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The Poems of Schiller - Second period

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THE INVINCIBLE ARMADA. She comes, she comes—the burden of the deeps!Beneath her wails the universal sea!With clanking chains and a new god, she sweeps,And with a thousand thunders, unto thee!The ocean-castles and the floating hosts—Ne'er on their like looked the wild water!—WellMay man the monster name "Invincible."O'er shuddering waves she gathers to thy coasts!The horror that she spreads can claimJust title to her haughty name.The trembling Neptune quailsUnder the silent and majestic forms;The doom of worlds in those dark sails;—Near and more near they sweep! and slumber all the storms!Before thee, the array,Blest island, empress of the sea!The sea-born squadrons threaten thee,And thy great heart, Britannia!Woe to thy people, of their freedom proud—She rests, a thunder heavy in its cloud!Who, to thy hand the orb and sceptre gave,That thou should'st be the sovereign of the nations?To tyrant kings thou wert thyself the slave,Till freedom dug from law its deep foundations;The mighty Chart the citizens made kings,And kings to citizens sublimely bowed!And thou thyself, upon thy realm of water,Hast thou not rendered millions up to slaughter,When thy ships brought upon their sailing wingsThe sceptre—and the shroud?What should'st thou thank?—Blush, earth, to hear and feelWhat should'st thou thank?—Thy genius and thy steel!Behold the hidden and the giant fires!Behold thy glory trembling to its fall!Thy coming doom the round earth shall appal,And all the hearts of freemen beat for thee,And all free souls their fate in thine foresee—Theirs is thy glory's fall!One look below the Almighty gave,Where streamed the lion-flags of thy proud foe;And near and wider yawned the horrent grave."And who," saith He, "shall lay mine England low—The stem that blooms with hero-deeds—The rock when man from wrong a refuge needs—The stronghold where the tyrant comes in vain?Who shall bid England vanish from the main?Ne'er be this only Eden freedom knew,Man's stout defence from power, to fate consigned."God the Almighty blew,And the Armada went to every wind!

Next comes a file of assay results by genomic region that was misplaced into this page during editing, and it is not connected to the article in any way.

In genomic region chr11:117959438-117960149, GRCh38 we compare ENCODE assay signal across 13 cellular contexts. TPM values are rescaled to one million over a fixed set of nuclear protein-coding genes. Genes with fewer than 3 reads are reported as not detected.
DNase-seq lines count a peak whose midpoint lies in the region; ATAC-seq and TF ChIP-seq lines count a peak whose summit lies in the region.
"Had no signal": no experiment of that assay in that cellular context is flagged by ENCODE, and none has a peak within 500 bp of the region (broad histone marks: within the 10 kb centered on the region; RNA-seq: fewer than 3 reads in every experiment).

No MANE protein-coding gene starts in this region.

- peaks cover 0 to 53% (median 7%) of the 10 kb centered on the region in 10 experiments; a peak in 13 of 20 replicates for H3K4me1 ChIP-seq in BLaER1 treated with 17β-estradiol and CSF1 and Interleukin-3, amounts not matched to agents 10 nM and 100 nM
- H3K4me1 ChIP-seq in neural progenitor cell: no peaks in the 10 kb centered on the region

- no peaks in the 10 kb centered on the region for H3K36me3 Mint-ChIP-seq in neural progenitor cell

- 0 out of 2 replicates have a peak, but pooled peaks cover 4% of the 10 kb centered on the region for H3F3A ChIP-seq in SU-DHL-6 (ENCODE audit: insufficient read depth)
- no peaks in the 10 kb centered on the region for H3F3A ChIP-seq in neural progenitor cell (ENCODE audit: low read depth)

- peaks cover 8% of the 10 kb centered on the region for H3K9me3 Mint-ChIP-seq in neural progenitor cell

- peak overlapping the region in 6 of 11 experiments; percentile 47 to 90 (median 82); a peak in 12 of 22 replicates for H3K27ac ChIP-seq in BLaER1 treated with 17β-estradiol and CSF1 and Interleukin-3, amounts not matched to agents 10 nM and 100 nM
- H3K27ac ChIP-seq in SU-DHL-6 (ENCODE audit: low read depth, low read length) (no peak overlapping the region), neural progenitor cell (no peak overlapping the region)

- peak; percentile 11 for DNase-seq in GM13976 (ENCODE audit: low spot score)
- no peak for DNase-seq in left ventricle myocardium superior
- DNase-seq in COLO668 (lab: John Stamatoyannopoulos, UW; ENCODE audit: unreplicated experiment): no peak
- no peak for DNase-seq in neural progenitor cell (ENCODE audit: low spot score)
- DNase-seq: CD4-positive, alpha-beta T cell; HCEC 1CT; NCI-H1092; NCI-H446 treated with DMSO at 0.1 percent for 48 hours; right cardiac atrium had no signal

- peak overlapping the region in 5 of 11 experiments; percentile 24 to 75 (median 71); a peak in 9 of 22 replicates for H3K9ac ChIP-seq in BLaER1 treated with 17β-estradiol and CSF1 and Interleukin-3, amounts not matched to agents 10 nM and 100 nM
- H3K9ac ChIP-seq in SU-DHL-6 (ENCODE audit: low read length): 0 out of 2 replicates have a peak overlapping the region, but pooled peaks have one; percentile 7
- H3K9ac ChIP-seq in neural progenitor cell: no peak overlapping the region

THE GODS OF GREECE. Ye in the age gone by,Who ruled the world—a world how lovely then!—And guided still the steps of happy menIn the light leading-strings of careless joy!Ah, flourished then your service of delight!How different, oh, how different, in the dayWhen thy sweet fanes with many a wreath were bright,O Venus Amathusia!Then, through a veil of dreamsWoven by song, truth's youthful beauty glowed,And life's redundant and rejoicing streamsGave to the soulless, soul—where'r they flowedMan gifted nature with divinityTo lift and link her to the breast of love;All things betrayed to the initiate eyeThe track of gods above!Where lifeless—fixed afar,A flaming ball to our dull sense is given,Phoebus Apollo, in his golden car,In silent glory swept the fields of heaven!On yonder hill the Oread was adored,In yonder tree the Dryad held her home;And from her urn the gentle Naiad pouredThe wavelet's silver foam....